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I'm looking for a function that will return a list of what is in a particular directory. The closest that I have gotten is by using this:

system("dir");

But this only prints the contents of the working directory, and I can't CD to anywhere else.

I'm using windows, and I have no plans to make it cross-platform, so don't worry about that.

share|improve this question
3  
Either use boost::filesystem or a combination of FindFirstFile and FindNextFile from the winapi comes to mind. Any preferences? – Jesse Good May 14 '12 at 3:54
1  
On POSIX compliant systems you can use opendir and related functions - kernel.org/doc/man-pages/online/pages/man3/opendir.3.html – user405725 May 14 '12 at 3:57
1  
    
I didn't see that one before I posted this one, but that accepted answer is also pretty dayum good :) – Magicaxis May 14 '12 at 4:58
up vote 2 down vote accepted

Look at the following example directly copied from this page. It uses boost::filesystem so works on all major systems.

int main(int argc, char* argv[])
{
    path p (/* Specify a directory here */);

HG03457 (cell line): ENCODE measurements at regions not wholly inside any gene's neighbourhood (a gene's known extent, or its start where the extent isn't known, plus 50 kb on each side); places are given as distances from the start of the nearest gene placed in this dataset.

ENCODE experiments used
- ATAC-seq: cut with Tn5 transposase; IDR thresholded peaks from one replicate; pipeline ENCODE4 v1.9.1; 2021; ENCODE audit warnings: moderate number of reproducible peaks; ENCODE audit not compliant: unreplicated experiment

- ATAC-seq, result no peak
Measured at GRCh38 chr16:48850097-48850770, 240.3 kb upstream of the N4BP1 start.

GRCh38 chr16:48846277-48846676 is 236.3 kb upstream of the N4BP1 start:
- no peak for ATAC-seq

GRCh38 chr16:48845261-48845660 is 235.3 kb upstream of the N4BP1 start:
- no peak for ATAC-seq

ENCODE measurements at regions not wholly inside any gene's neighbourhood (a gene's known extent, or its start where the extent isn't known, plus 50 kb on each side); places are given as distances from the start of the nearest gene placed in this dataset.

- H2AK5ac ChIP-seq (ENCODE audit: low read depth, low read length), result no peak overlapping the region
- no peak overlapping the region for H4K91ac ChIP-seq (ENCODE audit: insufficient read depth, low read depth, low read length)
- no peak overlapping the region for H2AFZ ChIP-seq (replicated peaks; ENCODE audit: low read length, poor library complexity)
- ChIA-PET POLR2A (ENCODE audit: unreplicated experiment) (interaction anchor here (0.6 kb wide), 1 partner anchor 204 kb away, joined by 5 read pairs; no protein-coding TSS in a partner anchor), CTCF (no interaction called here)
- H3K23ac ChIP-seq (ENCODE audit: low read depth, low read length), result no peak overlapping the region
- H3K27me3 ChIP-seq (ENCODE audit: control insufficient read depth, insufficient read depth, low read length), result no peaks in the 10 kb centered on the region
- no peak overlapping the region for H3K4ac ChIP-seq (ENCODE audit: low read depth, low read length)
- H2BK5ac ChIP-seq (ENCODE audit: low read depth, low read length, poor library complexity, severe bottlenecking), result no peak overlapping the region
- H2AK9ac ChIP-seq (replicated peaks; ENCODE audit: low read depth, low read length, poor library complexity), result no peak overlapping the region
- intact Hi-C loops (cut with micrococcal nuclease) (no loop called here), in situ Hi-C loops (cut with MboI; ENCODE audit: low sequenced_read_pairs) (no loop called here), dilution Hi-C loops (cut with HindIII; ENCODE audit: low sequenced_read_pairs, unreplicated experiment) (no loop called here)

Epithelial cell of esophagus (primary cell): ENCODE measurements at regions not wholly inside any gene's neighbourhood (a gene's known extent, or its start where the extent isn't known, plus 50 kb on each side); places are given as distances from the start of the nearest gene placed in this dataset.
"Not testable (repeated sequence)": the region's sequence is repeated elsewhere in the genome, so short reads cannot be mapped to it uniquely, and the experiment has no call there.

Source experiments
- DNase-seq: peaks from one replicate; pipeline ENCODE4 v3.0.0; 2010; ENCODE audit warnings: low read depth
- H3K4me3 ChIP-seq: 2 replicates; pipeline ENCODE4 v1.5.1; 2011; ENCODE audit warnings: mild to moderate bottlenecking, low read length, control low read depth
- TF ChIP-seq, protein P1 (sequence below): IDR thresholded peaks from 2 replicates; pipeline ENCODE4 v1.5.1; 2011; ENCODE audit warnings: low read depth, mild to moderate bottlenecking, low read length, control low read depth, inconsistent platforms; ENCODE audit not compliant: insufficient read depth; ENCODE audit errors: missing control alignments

try
    {
        if (exists(p))    // does p actually exist?
        {
            if (is_regular_file(p))        // is p a regular file?   
                cout << p << " size is " << file_size(p) << '\n';
            else if (is_directory(p))      // is p a directory?
            {
                cout << p << " is a directory containing:\n";

                copy(directory_iterator(p), directory_iterator(), // directory_iterator::value_type
                  ostream_iterator<directory_entry>(cout, "\n")); // is directory_entry, which is
                                                                  // converted to a path by the
                                                                  // path stream inserter
            }
            else
                cout << p << " exists, but is neither a regular file nor a directory\n";
        }
        else
            cout << p << " does not exist\n";
    }

    catch (const filesystem_error& ex)
    {
        cout << ex.what() << '\n';
    }

    return 0;
}
share|improve this answer
    
That's what I'm looking for :3 just one important bit I don't understand is what argv[1] is. Through uni all they told me was "You can put it as an arguement for main, but it doesnt really do anything so don't bother". I now assume it has some purpose lol. – Magicaxis May 14 '12 at 4:15
1  
@Magicaxis Wait I'll modify my answer. BTW, say your executable is listDir.exe and in the command line you enter listDir.exe C:\ExampleDir then argv[0] = listDir.exe and argv[1] = C:\ExampleDir and argc = 2. Google command line arguments in c / c++ and you'll know more, :). And if this is your answer then mark it. – Hindol May 14 '12 at 4:20
1  
See also C++ - int main(int argc, char **argv) on this site :) – Johnsyweb May 14 '12 at 4:30
    
Fantasmagorical, thank you :D – Magicaxis May 14 '12 at 4:38

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